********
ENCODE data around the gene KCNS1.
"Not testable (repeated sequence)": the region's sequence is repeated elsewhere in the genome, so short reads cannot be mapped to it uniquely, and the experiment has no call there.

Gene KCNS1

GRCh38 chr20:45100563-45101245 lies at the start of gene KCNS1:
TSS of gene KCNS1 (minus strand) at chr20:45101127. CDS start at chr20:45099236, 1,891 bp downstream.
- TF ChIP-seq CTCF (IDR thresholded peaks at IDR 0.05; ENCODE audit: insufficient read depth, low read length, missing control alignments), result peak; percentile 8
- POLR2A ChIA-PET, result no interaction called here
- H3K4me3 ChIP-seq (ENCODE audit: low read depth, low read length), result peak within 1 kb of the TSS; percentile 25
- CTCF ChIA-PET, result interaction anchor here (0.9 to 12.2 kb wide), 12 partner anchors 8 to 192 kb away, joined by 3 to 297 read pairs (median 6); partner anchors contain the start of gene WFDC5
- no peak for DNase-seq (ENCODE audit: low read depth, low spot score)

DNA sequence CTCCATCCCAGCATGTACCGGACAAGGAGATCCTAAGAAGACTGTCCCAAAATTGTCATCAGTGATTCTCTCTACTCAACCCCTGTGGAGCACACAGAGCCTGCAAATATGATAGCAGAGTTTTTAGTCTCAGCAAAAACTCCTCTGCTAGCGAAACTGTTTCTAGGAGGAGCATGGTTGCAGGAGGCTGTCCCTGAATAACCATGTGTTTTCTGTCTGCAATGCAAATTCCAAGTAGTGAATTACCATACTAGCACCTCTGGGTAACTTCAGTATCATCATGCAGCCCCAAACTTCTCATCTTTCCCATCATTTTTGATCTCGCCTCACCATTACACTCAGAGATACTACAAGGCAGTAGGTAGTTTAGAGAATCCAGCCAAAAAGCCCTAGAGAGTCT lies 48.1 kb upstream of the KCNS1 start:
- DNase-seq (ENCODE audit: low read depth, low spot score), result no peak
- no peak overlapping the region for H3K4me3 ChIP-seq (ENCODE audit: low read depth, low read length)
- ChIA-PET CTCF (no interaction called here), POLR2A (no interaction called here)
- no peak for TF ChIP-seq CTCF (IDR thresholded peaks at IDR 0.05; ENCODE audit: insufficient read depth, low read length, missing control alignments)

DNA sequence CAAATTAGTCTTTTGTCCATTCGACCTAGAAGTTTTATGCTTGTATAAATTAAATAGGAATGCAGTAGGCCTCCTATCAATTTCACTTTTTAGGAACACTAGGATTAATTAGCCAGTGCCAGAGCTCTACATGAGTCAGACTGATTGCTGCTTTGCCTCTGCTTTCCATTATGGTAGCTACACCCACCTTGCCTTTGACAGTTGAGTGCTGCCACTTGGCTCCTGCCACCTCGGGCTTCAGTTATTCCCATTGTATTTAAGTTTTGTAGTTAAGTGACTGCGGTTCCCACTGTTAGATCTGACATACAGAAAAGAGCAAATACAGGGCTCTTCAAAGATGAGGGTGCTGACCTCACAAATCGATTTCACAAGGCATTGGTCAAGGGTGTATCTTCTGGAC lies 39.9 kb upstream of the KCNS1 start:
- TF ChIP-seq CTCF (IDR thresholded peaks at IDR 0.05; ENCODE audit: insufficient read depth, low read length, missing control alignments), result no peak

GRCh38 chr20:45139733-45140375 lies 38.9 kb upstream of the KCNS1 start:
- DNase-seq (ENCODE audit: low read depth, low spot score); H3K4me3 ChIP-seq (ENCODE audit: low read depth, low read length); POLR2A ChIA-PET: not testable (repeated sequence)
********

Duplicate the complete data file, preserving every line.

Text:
ENCODE data around the gene KCNS1.
"Not testable (repeated sequence)": the region's sequence is repeated elsewhere in the genome, so short reads cannot be mapped to it uniquely, and the experiment has no call there.

Gene KCNS1

GRCh38 chr20:45100563-45101245 lies at the start of gene KCNS1:
TSS of gene KCNS1 (minus strand) at chr20:45101127. CDS start at chr20:45099236, 1,891 bp downstream.
- TF ChIP-seq CTCF (IDR thresholded peaks at IDR 0.05; ENCODE audit: insufficient read depth, low read length, missing control alignments), result peak; percentile 8
- POLR2A ChIA-PET, result no interaction called here
- H3K4me3 ChIP-seq (ENCODE audit: low read depth, low read length), result peak within 1 kb of the TSS; percentile 25
- CTCF ChIA-PET, result interaction anchor here (0.9 to 12.2 kb wide), 12 partner anchors 8 to 192 kb away, joined by 3 to 297 read pairs (median 6); partner anchors contain the start of gene WFDC5
- no peak for DNase-seq (ENCODE audit: low read depth, low spot score)

DNA sequence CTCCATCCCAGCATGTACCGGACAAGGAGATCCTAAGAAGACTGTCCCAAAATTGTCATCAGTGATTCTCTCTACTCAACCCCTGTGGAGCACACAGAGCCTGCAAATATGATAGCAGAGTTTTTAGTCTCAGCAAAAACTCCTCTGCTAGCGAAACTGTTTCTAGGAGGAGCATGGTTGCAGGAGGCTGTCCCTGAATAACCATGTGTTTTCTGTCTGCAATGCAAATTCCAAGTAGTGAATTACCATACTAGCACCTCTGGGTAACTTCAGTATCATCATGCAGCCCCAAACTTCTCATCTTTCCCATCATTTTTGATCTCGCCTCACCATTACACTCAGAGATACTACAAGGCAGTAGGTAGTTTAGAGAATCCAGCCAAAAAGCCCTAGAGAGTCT lies 48.1 kb upstream of the KCNS1 start:
- DNase-seq (ENCODE audit: low read depth, low spot score), result no peak
- no peak overlapping the region for H3K4me3 ChIP-seq (ENCODE audit: low read depth, low read length)
- ChIA-PET CTCF (no interaction called here), POLR2A (no interaction called here)
- no peak for TF ChIP-seq CTCF (IDR thresholded peaks at IDR 0.05; ENCODE audit: insufficient read depth, low read length, missing control alignments)

DNA sequence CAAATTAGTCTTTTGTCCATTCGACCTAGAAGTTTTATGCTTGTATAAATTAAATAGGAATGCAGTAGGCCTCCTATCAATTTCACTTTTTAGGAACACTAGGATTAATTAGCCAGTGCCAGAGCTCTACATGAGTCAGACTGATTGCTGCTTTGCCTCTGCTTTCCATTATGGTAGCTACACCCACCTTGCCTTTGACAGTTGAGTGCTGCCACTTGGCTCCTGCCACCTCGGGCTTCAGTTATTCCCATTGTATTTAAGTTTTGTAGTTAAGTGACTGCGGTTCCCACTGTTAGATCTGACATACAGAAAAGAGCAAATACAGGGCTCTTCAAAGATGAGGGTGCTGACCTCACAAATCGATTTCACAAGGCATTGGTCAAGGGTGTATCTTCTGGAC lies 39.9 kb upstream of the KCNS1 start:
- TF ChIP-seq CTCF (IDR thresholded peaks at IDR 0.05; ENCODE audit: insufficient read depth, low read length, missing control alignments), result no peak

GRCh38 chr20:45139733-45140375 lies 38.9 kb upstream of the KCNS1 start:
- DNase-seq (ENCODE audit: low read depth, low spot score); H3K4me3 ChIP-seq (ENCODE audit: low read depth, low read length); POLR2A ChIA-PET: not testable (repeated sequence)